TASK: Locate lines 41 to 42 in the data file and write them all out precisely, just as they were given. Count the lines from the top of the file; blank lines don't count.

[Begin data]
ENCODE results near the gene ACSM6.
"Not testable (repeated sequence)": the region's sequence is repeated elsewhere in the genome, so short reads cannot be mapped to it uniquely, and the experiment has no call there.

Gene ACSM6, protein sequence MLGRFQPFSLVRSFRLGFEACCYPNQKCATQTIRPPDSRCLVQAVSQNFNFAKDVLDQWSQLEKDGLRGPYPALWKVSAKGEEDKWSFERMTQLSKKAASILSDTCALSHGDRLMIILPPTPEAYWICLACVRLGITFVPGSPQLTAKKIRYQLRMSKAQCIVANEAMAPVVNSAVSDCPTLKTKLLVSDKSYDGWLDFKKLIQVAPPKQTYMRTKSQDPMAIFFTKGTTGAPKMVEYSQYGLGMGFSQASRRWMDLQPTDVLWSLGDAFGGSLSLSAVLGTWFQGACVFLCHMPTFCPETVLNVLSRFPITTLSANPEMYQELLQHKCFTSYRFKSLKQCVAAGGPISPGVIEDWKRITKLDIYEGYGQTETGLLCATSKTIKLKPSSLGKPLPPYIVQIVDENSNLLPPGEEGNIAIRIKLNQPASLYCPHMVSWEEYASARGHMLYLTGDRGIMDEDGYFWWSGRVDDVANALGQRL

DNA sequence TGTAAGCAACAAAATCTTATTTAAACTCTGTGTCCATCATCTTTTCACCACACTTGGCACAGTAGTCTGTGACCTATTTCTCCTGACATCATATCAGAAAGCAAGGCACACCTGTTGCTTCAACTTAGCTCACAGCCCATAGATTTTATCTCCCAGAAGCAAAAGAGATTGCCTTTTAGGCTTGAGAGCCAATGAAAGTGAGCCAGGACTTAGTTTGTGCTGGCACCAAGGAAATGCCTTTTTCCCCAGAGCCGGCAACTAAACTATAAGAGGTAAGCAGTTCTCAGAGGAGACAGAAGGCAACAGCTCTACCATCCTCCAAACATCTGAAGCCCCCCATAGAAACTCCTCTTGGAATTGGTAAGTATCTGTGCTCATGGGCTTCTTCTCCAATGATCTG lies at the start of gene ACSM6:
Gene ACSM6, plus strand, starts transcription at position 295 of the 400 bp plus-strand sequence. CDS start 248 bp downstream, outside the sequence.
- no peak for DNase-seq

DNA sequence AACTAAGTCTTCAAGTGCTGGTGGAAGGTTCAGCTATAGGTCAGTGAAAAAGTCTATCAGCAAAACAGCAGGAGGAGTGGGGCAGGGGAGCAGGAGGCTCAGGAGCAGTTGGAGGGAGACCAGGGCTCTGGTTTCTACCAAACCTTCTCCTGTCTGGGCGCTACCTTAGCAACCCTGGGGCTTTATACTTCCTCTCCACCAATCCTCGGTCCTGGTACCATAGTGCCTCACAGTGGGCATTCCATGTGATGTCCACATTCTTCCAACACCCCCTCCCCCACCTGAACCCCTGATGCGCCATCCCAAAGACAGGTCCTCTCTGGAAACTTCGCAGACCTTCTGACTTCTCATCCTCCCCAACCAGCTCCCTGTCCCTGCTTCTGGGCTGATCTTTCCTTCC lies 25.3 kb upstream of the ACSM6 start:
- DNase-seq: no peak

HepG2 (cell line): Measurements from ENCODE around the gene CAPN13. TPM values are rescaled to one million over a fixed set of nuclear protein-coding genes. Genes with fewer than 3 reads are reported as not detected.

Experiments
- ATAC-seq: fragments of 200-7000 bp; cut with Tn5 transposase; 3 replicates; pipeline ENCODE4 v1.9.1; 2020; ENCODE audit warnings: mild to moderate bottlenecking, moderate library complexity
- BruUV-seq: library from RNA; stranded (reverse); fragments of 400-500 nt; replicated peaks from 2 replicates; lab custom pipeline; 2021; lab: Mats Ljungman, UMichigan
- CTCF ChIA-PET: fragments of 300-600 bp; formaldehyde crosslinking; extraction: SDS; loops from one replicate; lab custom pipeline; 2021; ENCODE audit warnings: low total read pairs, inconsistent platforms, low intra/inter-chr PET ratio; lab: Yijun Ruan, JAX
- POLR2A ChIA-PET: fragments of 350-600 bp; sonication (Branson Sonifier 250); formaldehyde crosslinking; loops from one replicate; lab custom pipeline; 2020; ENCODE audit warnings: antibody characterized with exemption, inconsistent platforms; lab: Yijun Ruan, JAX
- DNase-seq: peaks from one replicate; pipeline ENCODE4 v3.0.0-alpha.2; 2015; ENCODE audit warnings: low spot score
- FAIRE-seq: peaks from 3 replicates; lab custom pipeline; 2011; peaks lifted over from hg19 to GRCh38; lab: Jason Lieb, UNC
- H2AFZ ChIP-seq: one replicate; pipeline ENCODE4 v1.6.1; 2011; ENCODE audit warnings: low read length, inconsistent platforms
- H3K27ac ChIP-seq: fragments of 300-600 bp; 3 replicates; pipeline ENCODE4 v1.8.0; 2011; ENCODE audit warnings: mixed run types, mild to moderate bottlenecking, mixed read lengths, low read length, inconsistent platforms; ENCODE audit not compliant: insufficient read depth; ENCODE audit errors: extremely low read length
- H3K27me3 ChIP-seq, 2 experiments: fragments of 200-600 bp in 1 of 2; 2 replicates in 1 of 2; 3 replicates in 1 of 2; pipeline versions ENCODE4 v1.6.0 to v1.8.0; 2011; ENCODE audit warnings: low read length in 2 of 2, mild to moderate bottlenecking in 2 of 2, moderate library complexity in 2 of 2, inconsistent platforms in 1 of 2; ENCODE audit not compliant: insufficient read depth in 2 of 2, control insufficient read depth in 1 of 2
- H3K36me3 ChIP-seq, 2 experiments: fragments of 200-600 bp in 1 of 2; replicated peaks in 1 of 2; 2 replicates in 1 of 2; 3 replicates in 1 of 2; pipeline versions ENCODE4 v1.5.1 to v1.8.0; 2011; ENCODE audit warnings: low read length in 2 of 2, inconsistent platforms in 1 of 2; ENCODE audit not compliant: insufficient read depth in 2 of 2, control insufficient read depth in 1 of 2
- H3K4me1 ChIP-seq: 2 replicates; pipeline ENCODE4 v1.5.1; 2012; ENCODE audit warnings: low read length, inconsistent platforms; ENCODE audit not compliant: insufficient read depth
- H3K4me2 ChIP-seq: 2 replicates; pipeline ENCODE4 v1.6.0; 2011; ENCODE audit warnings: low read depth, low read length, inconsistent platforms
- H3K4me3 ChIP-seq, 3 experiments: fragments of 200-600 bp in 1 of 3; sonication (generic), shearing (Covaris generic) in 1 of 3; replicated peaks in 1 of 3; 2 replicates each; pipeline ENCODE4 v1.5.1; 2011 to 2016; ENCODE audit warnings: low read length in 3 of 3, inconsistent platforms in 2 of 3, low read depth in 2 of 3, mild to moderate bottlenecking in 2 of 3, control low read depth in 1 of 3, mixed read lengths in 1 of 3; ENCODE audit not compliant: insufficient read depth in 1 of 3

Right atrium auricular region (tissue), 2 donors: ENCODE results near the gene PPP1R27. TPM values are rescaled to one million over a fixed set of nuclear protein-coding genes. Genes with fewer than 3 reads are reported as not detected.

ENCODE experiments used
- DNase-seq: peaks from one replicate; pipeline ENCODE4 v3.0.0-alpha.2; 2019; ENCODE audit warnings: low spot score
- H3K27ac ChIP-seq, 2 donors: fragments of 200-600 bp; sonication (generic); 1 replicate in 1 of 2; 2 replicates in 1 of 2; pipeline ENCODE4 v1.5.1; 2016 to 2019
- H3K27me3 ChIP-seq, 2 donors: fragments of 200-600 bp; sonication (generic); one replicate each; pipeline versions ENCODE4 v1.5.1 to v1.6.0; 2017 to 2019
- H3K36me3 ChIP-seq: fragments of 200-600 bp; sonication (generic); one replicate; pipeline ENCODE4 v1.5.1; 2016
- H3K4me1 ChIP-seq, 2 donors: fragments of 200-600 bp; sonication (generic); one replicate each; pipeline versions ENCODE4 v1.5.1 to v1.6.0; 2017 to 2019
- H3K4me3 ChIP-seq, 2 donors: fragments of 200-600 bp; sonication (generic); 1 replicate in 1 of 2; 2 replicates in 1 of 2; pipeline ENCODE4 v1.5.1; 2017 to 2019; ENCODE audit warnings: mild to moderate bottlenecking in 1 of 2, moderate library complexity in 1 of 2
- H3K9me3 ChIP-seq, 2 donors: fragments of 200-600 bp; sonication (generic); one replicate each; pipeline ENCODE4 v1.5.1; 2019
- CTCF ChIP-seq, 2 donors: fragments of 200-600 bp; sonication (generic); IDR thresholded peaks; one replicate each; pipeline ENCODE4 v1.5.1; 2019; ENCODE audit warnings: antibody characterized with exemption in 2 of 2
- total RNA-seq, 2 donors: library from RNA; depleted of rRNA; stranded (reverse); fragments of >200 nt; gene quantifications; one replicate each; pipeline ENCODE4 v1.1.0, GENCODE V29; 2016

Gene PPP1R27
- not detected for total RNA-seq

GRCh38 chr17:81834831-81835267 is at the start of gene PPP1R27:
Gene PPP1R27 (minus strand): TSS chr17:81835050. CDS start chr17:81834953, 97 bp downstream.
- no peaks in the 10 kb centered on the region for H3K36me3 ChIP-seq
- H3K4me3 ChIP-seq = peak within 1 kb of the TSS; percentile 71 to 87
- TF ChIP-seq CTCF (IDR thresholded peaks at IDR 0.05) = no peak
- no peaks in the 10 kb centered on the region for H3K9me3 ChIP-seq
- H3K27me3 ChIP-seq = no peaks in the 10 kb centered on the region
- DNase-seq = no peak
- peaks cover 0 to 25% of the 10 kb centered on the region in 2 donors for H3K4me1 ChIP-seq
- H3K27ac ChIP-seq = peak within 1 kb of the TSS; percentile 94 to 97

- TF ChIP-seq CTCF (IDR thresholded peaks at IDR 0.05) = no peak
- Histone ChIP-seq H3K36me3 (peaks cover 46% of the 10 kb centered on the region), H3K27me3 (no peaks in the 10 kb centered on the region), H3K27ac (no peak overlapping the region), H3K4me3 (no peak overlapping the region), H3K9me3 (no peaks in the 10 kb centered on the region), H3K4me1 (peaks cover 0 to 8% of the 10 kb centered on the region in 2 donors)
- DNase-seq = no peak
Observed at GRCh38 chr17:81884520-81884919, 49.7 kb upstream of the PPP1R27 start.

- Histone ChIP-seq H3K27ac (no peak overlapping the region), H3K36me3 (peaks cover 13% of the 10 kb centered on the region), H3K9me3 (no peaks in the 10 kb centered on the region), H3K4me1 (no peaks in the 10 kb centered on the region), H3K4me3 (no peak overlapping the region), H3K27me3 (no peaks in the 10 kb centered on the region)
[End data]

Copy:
- TF ChIP-seq CTCF (IDR thresholded peaks at IDR 0.05) = no peak
- no peaks in the 10 kb centered on the region for H3K9me3 ChIP-seq